Itchy, nasty red welts covered my legs, arms and neck after just 30 minutes of an evening walk. I had forgotten bug spray, and I paid for it – for two weeks! The days are longer in the summer, but right before nightfall, the bugs in Texas can be vicious. And while it’s never fun to get ugly bites, sometimes it can be even more dangerous – and land you in the hospital. Keep reading for a few tips on how to tell when bug bites become dangerous, in order to make sure they stay annoying and not life-threatening.
According to the American Academy of Dermatology, most bug bites and stings are perfectly harmless (yes!), but sometimes, you can be allergic to the bug’s venom or the bug can carry a disease. You should go to the emergency room if you have been bitten or stung from a mosquito, flea, spider, bee, wasp, hornet, biting fly, mite, tick, fire ant, bedbug or other insect and experience: difficulty breathing, feeling like your throat is closing, swollen lips, tongue or face, chest pain, racing heartbeat, dizziness, vomiting, headache, a red, donut-shaped or target-shaped rash, or a fever with a red or black spotty rash.
Unfortunately for Addisonites, the Dallas County Health and Human Services (DCHHS) Department recently stated that mosquitos in Addison have tested positive for West Nile virus, a disease that causes 1 in 150 people to develop a serious, sometimes fatal illness.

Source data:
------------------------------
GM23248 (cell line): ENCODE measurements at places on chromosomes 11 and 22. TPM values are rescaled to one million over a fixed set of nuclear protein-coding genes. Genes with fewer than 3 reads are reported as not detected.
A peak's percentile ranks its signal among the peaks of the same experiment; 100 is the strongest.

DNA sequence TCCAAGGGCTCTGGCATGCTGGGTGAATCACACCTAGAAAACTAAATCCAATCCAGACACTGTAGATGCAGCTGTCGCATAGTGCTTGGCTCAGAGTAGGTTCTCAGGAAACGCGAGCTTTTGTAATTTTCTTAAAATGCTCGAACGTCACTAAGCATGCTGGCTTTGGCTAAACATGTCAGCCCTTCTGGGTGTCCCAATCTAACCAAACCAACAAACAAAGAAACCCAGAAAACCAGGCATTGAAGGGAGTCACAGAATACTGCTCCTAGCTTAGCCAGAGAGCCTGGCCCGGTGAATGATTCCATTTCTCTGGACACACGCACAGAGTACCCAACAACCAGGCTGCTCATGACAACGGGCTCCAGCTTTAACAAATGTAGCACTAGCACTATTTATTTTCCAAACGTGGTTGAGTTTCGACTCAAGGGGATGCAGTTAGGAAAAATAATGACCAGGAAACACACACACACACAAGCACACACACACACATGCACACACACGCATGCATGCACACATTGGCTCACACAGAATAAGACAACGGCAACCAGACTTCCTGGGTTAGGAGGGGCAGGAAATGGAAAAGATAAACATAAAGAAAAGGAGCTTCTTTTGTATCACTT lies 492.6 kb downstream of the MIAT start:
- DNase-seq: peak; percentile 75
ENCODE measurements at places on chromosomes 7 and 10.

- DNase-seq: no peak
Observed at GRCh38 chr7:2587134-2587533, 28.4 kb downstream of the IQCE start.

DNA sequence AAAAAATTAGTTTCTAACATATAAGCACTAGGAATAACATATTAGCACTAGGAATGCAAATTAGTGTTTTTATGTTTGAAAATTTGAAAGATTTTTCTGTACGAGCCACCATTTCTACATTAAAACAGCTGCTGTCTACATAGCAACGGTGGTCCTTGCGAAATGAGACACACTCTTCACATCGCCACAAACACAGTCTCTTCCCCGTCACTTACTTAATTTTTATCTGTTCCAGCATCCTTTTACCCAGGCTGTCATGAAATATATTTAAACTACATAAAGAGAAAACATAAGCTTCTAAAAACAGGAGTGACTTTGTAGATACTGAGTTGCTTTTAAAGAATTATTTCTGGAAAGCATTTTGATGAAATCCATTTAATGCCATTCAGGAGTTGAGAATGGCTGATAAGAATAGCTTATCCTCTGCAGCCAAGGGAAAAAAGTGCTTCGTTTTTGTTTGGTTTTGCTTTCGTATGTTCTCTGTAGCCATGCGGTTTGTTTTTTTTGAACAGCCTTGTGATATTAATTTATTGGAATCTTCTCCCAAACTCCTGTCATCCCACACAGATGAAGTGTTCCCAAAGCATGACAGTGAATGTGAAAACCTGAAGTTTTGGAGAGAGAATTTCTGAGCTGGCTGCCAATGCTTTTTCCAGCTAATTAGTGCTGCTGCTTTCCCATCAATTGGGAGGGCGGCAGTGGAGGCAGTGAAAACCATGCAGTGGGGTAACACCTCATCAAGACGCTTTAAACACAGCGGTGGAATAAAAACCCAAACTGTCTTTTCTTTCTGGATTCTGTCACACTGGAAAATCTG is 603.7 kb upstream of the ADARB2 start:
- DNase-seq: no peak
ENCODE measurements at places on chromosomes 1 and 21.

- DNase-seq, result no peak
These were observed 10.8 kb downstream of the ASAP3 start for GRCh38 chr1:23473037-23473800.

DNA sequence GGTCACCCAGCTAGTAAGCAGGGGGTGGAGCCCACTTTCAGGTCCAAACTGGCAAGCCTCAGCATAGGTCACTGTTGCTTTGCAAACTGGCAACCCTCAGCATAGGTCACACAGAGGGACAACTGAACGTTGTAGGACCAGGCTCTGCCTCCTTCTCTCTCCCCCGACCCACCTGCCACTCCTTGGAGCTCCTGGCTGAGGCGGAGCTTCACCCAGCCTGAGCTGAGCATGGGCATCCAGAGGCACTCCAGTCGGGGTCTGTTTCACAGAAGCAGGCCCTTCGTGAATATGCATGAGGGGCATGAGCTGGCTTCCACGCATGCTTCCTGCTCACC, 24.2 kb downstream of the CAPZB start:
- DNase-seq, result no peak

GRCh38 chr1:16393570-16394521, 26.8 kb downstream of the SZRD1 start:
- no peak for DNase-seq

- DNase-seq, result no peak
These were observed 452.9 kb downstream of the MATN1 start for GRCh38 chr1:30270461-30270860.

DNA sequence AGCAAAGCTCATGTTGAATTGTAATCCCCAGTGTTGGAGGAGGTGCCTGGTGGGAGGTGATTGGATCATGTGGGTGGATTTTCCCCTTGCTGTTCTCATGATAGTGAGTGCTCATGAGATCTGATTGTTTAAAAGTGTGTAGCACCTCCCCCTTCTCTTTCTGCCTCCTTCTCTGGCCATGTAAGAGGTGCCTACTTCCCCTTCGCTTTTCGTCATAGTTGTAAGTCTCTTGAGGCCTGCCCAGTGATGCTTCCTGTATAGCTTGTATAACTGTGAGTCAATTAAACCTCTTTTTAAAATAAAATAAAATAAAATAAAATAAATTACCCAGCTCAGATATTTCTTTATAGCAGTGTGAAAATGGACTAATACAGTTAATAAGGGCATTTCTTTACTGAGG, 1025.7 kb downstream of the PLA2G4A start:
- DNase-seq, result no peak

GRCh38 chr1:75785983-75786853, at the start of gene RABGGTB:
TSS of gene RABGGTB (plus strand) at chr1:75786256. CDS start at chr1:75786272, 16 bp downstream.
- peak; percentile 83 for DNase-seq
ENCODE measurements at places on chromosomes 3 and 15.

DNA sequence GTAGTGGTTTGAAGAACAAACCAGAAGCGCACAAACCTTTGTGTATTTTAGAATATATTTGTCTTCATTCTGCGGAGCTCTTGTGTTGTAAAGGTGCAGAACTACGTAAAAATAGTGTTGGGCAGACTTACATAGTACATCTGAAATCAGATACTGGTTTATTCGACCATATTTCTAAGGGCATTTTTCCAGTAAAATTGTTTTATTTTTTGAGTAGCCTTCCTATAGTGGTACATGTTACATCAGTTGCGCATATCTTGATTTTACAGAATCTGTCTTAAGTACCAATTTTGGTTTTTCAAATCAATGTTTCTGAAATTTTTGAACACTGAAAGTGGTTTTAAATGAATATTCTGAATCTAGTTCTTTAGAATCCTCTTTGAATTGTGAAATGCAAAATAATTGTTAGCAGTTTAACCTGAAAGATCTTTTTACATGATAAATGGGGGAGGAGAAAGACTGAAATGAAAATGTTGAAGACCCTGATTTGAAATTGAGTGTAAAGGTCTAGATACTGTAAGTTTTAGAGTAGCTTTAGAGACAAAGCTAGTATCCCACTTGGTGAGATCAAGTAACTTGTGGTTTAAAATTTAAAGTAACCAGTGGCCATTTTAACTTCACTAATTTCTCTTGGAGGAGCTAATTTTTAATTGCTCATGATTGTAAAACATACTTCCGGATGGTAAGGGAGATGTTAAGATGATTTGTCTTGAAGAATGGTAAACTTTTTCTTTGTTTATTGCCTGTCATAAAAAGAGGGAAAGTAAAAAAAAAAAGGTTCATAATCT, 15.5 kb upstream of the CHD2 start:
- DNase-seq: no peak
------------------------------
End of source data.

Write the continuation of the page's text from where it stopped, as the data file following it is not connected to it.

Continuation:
To combat this, the DCHHS recommends the 4D’s: DEET all day, every day when outside; Dress wearing long, loose and light-colored clothing; Drain or treat all standing water in and around your home; and Day and night limit your time outdoors when you see mosquitos.
In addition, the Centers for Disease Control and Prevention recommends using Environmental Protection Agency-registered insect repelents that contains one of these active ingredients: DEET, Picaridin, IR3535, oil of lemon eucalyptus, para-menthane-diol or 2-undecanoe.
Most of the time, bugs are a harmless irritation. But just in case they carry a harmful disease or you are allergic, it’s always important to stay aware and stay safe. With a little awareness (and a lot of bug spray) you can get back to enjoying your evenings outdoors once again.